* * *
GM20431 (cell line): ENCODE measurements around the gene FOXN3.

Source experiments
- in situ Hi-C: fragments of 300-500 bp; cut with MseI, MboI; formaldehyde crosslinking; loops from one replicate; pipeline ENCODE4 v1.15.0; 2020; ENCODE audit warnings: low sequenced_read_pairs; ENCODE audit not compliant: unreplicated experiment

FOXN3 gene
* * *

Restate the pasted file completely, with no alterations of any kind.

GM20431 (cell line): ENCODE measurements around the gene FOXN3.

Source experiments
- in situ Hi-C: fragments of 300-500 bp; cut with MseI, MboI; formaldehyde crosslinking; loops from one replicate; pipeline ENCODE4 v1.15.0; 2020; ENCODE audit warnings: low sequenced_read_pairs; ENCODE audit not compliant: unreplicated experiment

FOXN3 gene